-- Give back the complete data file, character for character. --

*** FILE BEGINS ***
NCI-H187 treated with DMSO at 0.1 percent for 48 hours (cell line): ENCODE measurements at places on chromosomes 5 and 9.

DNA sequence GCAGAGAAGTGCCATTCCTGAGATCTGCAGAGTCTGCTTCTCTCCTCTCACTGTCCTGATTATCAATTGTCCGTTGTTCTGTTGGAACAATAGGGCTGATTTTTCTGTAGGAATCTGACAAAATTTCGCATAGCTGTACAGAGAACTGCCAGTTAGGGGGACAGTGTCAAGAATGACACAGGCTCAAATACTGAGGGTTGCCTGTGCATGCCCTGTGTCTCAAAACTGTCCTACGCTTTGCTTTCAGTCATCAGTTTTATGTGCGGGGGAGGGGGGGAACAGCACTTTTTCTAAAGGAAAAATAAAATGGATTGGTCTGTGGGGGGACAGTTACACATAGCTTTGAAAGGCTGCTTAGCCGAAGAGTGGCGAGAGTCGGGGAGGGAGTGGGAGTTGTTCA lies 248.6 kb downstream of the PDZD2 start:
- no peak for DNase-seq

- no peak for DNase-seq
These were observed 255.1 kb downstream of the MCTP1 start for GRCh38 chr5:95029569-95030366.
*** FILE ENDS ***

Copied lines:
NCI-H187 treated with DMSO at 0.1 percent for 48 hours (cell line): ENCODE measurements at places on chromosomes 5 and 9.

DNA sequence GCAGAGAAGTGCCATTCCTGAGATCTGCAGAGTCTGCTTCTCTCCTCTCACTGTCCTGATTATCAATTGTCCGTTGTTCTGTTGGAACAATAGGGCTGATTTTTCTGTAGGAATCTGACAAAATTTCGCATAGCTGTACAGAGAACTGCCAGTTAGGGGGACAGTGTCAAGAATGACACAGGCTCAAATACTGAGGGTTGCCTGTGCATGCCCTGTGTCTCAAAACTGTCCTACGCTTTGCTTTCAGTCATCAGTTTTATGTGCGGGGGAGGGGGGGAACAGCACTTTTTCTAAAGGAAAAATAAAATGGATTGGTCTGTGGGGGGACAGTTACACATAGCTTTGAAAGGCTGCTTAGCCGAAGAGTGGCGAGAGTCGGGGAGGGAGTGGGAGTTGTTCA lies 248.6 kb downstream of the PDZD2 start:
- no peak for DNase-seq

- no peak for DNase-seq
These were observed 255.1 kb downstream of the MCTP1 start for GRCh38 chr5:95029569-95030366.